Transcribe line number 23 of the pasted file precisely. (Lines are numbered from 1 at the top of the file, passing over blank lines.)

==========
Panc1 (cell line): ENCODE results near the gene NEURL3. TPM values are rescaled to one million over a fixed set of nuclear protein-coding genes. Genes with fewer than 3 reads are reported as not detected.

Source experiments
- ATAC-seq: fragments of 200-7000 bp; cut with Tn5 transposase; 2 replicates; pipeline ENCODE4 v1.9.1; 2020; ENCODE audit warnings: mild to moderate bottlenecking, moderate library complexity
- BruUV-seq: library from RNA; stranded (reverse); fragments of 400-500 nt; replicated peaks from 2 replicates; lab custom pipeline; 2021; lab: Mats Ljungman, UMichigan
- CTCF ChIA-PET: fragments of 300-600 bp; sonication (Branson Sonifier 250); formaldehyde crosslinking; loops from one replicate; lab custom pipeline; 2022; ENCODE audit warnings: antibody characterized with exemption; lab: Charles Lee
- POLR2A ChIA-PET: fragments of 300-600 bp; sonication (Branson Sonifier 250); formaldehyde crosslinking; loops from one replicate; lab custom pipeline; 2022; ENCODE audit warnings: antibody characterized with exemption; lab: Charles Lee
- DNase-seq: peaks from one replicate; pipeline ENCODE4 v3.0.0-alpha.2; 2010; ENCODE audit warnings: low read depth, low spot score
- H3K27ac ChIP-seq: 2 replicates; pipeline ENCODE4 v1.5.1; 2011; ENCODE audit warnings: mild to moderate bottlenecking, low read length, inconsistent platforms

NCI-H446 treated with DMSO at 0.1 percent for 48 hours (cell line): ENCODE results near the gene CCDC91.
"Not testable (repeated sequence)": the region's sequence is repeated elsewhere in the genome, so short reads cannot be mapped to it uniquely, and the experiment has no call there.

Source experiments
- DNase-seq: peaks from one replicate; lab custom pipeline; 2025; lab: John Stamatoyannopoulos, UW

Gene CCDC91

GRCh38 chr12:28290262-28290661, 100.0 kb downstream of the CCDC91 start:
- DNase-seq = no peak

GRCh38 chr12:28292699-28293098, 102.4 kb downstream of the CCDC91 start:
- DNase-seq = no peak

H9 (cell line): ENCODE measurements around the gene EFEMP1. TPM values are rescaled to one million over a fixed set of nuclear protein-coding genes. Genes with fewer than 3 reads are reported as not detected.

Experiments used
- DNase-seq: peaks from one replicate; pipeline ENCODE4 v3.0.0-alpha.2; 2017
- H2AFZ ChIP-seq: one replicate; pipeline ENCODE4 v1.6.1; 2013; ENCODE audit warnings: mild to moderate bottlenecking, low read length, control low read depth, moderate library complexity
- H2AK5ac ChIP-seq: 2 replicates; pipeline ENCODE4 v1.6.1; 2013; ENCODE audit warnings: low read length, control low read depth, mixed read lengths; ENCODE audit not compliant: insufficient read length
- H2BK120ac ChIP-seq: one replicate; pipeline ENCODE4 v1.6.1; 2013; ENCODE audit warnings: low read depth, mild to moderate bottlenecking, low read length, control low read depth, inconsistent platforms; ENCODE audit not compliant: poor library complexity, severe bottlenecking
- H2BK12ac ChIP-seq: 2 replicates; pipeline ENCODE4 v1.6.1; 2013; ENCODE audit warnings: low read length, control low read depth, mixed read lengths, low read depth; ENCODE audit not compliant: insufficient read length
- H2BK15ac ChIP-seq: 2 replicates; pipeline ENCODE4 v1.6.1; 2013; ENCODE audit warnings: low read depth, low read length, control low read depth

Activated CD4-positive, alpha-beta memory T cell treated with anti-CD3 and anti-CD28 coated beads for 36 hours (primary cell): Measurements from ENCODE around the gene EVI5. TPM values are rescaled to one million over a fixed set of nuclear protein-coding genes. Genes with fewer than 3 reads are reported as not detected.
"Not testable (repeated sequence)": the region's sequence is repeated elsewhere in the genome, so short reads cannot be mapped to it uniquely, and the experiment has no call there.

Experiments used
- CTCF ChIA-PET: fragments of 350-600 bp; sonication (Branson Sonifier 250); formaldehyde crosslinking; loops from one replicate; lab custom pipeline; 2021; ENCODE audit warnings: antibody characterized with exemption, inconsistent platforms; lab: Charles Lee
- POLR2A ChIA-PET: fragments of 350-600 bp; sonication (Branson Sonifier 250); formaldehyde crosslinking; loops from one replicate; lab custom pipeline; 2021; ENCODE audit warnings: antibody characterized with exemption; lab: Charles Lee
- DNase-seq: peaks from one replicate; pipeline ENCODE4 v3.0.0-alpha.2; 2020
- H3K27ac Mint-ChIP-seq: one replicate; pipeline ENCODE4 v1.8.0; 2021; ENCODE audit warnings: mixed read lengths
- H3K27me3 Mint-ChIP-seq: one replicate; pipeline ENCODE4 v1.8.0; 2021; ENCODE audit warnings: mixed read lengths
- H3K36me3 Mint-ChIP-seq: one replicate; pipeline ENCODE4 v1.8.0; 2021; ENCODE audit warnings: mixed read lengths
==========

- H2BK120ac ChIP-seq: one replicate; pipeline ENCODE4 v1.6.1; 2013; ENCODE audit warnings: low read depth, mild to moderate bottlenecking, low read length, control low read depth, inconsistent platforms; ENCODE audit not compliant: poor library complexity, severe bottlenecking